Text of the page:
PDA

View Full Version : Chips in windshield



Basil
09-19-2002, 10:31 PM
I have a small chip in the windshield - sorry, "windscreen", of my Spitfire. Its just a small little piece of the glass that got chipped out. The glass repair place said it wasn't the kind of damage they could really do anything about (they fill more pronounced rock-chips with epoxy to keep them from spreading). This isn't that kind of chip. Its just a small bit of the glass is scooped out of the surface of the windscreen. Question: Does anyone know if there is any way to sort of fill in the chip so that its not as noticable?

Thanks,
Basil

[ 09-19-2002: Message edited by: Basil ]</p>

aerog
09-19-2002, 11:09 PM
I'd have to see it to say for sure, but the average autoparts places sell different windshield (ahem, windscreen) repair kits that are the epoxy-filler type you mentioned. The kit has a kind of syringe and an applicator that forces the filler into the chip but leaves a smooth surface once the whole thing is done - then the sun takes care of the curing.

They're designed for small bullseye chips, but might work on the type you're talking about.

Dale
09-19-2002, 11:16 PM
I'm afraid I can only offer condolences.I made an inquiry about having the sand pits polished out of the screen on my 7 and was told by people that advertised this service that to do a large area would render it worse optically than having the pits as it would be wavy and like a fun house mirror. I would continue to shop the guys that do the epoxy bit on the bullseye chips and hope to find one willing to give it a try.Good Luck Dale

Basil
09-19-2002, 11:28 PM
The epoxy is what I was thinking, but as mine is not the "bullseye" chip, they places I've had look at it have said they couldn't repair it. Seems to me that I should be able to just get some kind of medium-drying, clear epoxy and put a small glob in it, then let it dry and sand it down with real fine sandpaper. The only concery would be whetther it would be more or less noticable. I was wondering of anyone has tried anything like this with any success.

Basil graemlins/square.gif

Dale
09-20-2002, 01:13 AM
I would guess that the problem would be getting all the air from under the epoxy. The bullseye fixers use some kind of pressure injection means for this. But if you could accomplish it the polishing out of the top surface is doable. I had good luck restoring the transparency to the plastic windows over the gauges on my Honda Helix with fine sandpaper then patient rubbing with Mirror Glaze and Hapich Semichrome Polish.
Dale

aerog
09-20-2002, 12:08 PM
Exactly... the epoxy systems use pressure to bleed the air out of the damaged area. The do-it-yourself kits don't cost that much to try, and the epoxy is designed for that application.

For the dash/dial plastics, and other solid plastic window materials try a search on the 'net for a kit called "micromesh". They come in various size "kits", but the small kits should be all anyone needs for small projects. The kits come with a stack of different grades of flexible, plastic-backed sandpaper - they go from something like 1200-grit to something outrageous like 24000. The idea is you slowly sand out the scratches in plastic, raising the grade after each process. Eventually you're merely polishing the plastic. The kits also come with a liquid polish and cleaner to finish the job.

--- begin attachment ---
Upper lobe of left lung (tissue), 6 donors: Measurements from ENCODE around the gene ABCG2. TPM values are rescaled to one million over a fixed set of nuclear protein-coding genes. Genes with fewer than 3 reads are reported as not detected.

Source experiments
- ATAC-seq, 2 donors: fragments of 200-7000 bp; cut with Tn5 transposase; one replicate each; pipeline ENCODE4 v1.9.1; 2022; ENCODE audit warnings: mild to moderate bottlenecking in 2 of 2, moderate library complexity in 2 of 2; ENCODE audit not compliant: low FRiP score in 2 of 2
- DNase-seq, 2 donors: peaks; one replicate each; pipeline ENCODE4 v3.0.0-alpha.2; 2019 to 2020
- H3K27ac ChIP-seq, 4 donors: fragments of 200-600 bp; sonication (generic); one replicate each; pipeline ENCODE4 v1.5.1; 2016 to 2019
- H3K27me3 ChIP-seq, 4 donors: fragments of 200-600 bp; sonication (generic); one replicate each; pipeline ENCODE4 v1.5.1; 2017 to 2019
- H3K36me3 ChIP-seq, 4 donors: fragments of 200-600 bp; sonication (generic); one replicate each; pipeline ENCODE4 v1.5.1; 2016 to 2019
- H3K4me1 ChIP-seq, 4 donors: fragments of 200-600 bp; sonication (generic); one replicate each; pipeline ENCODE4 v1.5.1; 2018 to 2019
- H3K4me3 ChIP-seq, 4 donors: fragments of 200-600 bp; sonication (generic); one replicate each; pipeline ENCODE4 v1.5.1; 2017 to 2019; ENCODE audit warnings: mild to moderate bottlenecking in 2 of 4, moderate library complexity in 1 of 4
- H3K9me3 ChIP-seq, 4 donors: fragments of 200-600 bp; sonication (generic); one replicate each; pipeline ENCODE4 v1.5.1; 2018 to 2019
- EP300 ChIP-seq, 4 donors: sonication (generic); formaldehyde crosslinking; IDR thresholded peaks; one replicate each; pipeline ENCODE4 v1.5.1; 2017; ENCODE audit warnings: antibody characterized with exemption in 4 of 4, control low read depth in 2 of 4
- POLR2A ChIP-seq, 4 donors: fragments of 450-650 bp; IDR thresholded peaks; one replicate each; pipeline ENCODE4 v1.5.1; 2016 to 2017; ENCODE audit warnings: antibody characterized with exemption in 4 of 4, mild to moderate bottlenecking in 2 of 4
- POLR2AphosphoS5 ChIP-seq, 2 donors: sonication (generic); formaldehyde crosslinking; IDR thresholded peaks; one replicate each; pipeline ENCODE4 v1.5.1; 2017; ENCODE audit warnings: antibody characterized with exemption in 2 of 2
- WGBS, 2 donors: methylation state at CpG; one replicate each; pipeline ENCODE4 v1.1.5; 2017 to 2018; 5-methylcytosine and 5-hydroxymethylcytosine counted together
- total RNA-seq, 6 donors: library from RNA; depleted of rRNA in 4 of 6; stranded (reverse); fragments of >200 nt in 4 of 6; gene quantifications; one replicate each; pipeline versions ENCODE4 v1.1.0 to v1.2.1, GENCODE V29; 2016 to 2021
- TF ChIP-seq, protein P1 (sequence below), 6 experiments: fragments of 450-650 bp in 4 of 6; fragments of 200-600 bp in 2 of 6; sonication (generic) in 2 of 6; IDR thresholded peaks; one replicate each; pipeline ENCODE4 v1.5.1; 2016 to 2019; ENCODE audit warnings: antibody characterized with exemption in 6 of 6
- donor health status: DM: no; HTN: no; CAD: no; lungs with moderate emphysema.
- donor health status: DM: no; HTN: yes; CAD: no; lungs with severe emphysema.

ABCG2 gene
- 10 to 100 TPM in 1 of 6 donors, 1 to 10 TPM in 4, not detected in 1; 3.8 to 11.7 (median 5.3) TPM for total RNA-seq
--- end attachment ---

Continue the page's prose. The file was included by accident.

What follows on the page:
They originally made the product for restoring airliner windows, and have been popular for restoring airplane glass and windscreens. The Smithsonian restorers use it, and most notably used it on a WW2 German jet with dozens of small pieces of glass in the nose - each was in poor condition before the restoration, afterwards they all looked like new.

KenASh
10-28-2002, 07:12 PM
<blockquote><font size="1" face="Verdana, Arial">quote:</font><hr>Originally posted by Basil:
I have a small chip in the windshield - sorry, "windscreen", of my Spitfire. Its just a small little piece of the glass that got chipped out. The glass repair place said it wasn't the kind of damage they could really do anything about (they fill more pronounced rock-chips with epoxy to keep them from spreading). This isn't that kind of chip. Its just a small bit of the glass is scooped out of the surface of the windscreen. Question: Does anyone know if there is any way to sort of fill in the chip so that its not as noticable?

Thanks,
Basil

[ 09-19-2002: Message edited by: Basil ]<hr></blockquote>

MDCanaday
11-12-2002, 01:17 AM
Just a crazy thought, let your insurance co. buy you a new one, after all its a covered loss and you did pay the premium(I hope). As to the safety issue, most of the repairs I have ever seen, were there to be seen, always catching the corner of your eye when you should have had it elsewhere.
MD

Dale
11-12-2002, 01:57 AM
[QUOTE]Originally posted by MDCanaday:
Just a crazy thought, let your insurance co. buy you a new one, after all its a covered loss and you did pay the premium(I hope). As to the safety issue, most of the repairs I have ever seen, were there to be seen, always catching the corner of your eye when you should have had it elsewhere.
MD[/QUOTE I think the Insurance CO. will want to see a larger area affected. Of course enlarging a crack is easy with a little scientifically applied pressure. Then again there's the fraud issue. As if defrauding an insurance company.......well we won't go there.
images/icons/wink.gif

MDCanaday
11-17-2002, 10:03 PM
I once worked for the darkside(ins co.)If the damage is in a critical area (center drivers side) the size means nothing, there is no meter and if it bothers the drive enough to pay the deductable thats it, done deal.
MD